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Rivals Hit Trail After Last Debate

With the debates behind them, President Bush and Democratic challenger Sen. John Kerry set out Thursday on an 18-day campaign sprint to Election Day, concentrating their time and advertising on a dozen or so battleground states that will settle the election.

Polls showed the race a virtual dead heat.

The three Bush-Kerry debates were widely seen as a net plus for the Democrat, with even the head of Mr. Bush's campaign conceding that Kerry picked up momentum, but insisting it would prove fleeting.

"I think it was temporary," Marc Racicot, the Bush campaign chairman, told reporters the morning after an intense final debate that sharpened differences over the war in Iraq, the economy, health care and abortion.

The Democratic Party was quick to publicize what it called a debate "threepeat" for Kerry, launching two videos that mocked Mr. Bush's performance. One shows the president talking about Osama bin Laden and telling White House reporters, "I truly am not that concerned about him. I know he is on the run," then denying during the debate that he had ever said it.

The other video shows Mr. Bush laughing when asked about uninsured Americans.

Mr. Bush played down negative reviews of his debate performances. "The pundits and the spinners, they all have their opinions but there's only one opinion that matters and that's the opinion of the American people on Nov. 2," he told reporters during a rare visit to the press cabin on Air Force One. "I feel great about where we are."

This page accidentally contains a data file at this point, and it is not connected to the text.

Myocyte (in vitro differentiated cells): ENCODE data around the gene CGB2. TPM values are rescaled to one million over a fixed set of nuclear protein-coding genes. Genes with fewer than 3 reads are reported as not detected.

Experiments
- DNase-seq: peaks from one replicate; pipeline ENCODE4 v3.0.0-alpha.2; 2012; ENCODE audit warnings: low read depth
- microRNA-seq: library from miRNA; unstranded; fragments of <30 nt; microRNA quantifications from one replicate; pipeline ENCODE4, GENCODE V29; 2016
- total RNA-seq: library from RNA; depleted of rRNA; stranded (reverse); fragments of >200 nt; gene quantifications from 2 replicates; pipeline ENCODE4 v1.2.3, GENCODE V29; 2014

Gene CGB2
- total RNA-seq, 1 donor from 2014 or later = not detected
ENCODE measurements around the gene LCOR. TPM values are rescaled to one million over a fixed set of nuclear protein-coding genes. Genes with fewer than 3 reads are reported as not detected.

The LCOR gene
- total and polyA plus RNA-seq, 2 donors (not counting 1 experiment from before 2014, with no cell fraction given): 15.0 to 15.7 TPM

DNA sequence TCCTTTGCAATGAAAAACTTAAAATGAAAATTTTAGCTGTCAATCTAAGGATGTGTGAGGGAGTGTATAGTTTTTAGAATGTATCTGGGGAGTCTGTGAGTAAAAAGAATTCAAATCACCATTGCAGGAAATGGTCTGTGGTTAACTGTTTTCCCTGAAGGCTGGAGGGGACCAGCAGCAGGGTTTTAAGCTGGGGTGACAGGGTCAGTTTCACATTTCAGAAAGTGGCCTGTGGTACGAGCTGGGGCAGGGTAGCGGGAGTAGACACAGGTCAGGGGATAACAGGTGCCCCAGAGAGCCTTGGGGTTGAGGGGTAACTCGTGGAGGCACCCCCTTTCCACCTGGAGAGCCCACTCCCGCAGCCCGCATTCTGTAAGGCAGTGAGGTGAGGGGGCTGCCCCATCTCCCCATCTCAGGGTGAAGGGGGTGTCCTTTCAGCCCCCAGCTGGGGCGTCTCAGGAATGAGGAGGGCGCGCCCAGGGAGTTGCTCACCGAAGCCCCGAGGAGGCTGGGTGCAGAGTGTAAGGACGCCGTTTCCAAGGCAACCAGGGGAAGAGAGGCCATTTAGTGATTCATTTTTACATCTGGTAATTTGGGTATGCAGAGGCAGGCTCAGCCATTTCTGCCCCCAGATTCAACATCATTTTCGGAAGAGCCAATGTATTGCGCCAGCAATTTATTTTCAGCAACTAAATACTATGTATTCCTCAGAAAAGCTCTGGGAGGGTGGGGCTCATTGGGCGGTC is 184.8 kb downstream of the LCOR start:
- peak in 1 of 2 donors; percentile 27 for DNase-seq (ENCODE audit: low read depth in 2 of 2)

"My spirits are high," Mr. Bush declared. "I'm enthusiastic about my chances."

A poll of uncommitted voters who watched Wednesday's debate named Kerry the winner by 39-25 percent over Mr. Bush, with 36 percent calling it a tie.

A USA Today/CNN/Gallup post-debate poll also gave Kerry the edge by a margin of 52-39 percent. A third poll conducted by ABC News, showed the debate to be a draw, with 42 percent choosing Kerry and 41 percent picking the president.

Kerry was appearing Thursday before the AARP's national convention in Las Vegas. The organization of Americans over the age of 50 lent crucial support to controversial Medicare prescription drug legislation that Mr. Bush won from Congress a year ago. Kerry opposed the measure and polls now show support for it lags among older Americans.

Mr. Bush decided to skip the convention and first lady Laura Bush was taking his place. The president headed instead to a rally with Republican governors, also meeting in Las Vegas.

For undecided voters, Wednesday night's debate in Tempe, Ariz., moderated by CBS News Chief Washington Correspondent Bob Schieffer, was a chance to comparison-shop.

Kerry cast himself as champion of the little guy and Mr. Bush the guardian of the wealthy, branding the president as reckless with the federal budget and the use of American force. Mr. Bush labeled Kerry a do-nothing liberal senator with questionable credibility and an insatiable appetite for taxes. A question about federal spending and deficits yielded one of their sharpest exchanges.

"You know, there's a mainstream in American politics, and you sit right on the far left bank," Mr. Bush said, charging that Kerry had voted to exceed budget ceilings 277 times.